As the dream/real separation begins to shatter, the audience realizes that everything occurring onscreen is a dream. This is the part where the Wife says “Mindfuck” and walks out of these kinds of movies. From a philosophical perspective, this is where the movies get interesting to me. How we treat the imaginary people around us says every bit as much about us as real people, possibly saying even more than what you will do when you know you are being watched.

This is a lot like the concepts behind Westworld (philosophical treatment) If the characters are robots or even figments of your imagination, and they can’t feel or remember, then why not treat them like artifacts placed there for your pleasure? Rape them, kill them, it doesn’t matter. Or does it? The actions color the actor, not just the victim. Both are changed by the behavior.

The conditions that set our protagonist on the course that lead him to be dream-confined in a psych ward under an accusation of murder are important. The fact that he kills himself just to live on in a dream, a dream that will be provided by the service that he has signed up for, colors his own understanding of himself in that place. He is a killer. He killed himself even though he can’t remember his actions on that day. However, there is some part of the subconscious that does know and won’t let him forget. It torments him and leads him to punish himself and the people around him until he finally realizes that his tormentor is himself and not the people who populate his dreams.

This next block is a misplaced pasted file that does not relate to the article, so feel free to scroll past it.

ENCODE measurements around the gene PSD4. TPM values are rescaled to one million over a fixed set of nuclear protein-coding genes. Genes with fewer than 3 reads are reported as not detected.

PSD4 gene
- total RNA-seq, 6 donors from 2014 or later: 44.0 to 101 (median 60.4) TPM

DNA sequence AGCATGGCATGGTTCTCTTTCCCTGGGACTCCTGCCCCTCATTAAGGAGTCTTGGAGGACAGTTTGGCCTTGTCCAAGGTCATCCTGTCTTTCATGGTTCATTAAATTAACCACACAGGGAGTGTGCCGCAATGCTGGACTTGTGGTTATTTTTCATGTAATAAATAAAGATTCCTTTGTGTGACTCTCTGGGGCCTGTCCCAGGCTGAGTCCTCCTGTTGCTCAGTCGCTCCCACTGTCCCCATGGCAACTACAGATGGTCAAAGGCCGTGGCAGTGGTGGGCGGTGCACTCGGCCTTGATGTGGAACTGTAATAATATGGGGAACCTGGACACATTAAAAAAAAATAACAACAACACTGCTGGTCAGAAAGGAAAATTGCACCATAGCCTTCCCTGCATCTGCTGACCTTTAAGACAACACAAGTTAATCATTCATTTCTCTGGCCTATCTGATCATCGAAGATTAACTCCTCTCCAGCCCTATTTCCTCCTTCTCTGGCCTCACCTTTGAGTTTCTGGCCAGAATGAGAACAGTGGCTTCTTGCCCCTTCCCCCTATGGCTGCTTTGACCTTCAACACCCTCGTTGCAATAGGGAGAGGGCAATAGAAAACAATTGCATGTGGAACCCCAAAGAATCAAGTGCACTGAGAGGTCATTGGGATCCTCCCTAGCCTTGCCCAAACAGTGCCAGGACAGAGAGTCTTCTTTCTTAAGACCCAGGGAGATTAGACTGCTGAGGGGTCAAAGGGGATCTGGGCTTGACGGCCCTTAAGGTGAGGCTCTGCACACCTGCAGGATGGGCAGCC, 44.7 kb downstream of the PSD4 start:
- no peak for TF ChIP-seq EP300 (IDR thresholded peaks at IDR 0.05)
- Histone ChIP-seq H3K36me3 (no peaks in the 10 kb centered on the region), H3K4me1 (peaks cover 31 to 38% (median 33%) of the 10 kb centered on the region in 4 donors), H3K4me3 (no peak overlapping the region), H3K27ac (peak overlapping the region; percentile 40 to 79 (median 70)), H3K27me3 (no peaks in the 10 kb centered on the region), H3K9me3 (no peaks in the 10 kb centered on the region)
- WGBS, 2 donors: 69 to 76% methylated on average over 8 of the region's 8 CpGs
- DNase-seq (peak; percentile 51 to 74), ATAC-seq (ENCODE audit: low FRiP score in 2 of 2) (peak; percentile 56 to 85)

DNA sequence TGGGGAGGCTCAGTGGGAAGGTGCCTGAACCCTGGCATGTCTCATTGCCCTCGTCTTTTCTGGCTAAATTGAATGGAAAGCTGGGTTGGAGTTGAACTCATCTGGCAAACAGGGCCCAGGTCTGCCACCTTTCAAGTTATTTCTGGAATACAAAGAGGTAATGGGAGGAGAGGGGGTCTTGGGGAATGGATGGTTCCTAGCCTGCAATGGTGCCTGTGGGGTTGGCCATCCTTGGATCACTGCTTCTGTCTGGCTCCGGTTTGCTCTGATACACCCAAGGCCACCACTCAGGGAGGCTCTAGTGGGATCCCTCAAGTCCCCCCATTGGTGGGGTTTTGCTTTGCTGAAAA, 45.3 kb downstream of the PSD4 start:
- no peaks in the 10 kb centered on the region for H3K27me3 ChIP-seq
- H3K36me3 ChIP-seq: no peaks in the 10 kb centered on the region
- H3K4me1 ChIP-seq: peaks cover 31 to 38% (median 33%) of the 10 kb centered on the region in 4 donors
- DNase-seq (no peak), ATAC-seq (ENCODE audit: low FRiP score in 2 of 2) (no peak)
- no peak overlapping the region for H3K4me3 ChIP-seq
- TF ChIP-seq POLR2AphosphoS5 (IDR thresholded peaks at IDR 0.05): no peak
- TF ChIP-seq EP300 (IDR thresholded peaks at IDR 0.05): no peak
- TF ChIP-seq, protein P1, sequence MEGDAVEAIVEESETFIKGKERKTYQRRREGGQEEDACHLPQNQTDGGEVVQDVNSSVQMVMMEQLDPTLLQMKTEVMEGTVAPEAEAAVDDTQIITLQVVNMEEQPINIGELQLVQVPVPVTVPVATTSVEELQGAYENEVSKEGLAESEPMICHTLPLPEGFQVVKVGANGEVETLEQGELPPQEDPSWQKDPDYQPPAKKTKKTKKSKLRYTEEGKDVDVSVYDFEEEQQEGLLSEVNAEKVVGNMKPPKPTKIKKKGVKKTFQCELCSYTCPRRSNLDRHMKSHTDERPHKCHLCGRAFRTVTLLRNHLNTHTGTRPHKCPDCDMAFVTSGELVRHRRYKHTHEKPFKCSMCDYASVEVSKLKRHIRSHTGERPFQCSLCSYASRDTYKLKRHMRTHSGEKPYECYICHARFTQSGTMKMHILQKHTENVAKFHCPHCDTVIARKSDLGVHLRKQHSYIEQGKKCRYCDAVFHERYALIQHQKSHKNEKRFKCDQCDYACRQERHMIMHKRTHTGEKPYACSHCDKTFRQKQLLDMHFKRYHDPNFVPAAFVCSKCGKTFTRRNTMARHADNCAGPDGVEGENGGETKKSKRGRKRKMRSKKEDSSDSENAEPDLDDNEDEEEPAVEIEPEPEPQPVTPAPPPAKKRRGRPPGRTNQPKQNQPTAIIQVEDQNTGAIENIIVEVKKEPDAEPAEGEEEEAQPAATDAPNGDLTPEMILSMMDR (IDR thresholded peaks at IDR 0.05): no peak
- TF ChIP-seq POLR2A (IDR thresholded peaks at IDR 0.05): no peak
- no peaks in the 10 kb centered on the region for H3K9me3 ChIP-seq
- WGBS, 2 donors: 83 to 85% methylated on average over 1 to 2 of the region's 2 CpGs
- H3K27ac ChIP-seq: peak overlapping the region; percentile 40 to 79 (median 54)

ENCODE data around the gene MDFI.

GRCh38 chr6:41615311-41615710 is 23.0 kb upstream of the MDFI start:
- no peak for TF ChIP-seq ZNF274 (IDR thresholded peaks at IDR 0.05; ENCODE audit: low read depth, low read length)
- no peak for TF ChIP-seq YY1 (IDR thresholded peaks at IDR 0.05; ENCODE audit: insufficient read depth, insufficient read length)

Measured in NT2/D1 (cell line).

This is the part that the American version of the film does better, looking backwards from 20 years in the future. The male lead (who has different names in both films) calls for “tech support” as he frantically and almost comically tries to escape the dream at the end of the film. The final plunge off the side of the building is explained as his last wish, his exit strategy, confronting the life-long fear of heights, a point that the Spanish version never tries to explain. He treats the figments of his dream as people, and they maintain their individual drives through to the end. He has become fully human, possibly for the first time in his life, and he is ready to face the future of one hundred and fifty years after his death as he emerges from his long dream back into the real world. A real world that we as an audience only see as the violet-tinted iris of one of Tom Cruise’s eyes as the title of the Spanish film (and the first spoken line of Vanilla Sky itself) repeats “open your eyes” before the film cuts to the end credits.

Contrasting the story in Bliss with these two films is to almost do one of the stories an injustice. It’s hard to say which one, though. Bliss never really stakes a claim as to which reality is reality. There are definitely two different realities at play in the movie, but neither of them seems complete and both of them contain facets that have to be fake in order for them to exist at all. You begin to wonder towards the end of the story whether the character of Greg hasn’t been brain damaged in some way by the experiments that he has undergone. It is the only simple explanation that satisfies all the requirements of the story.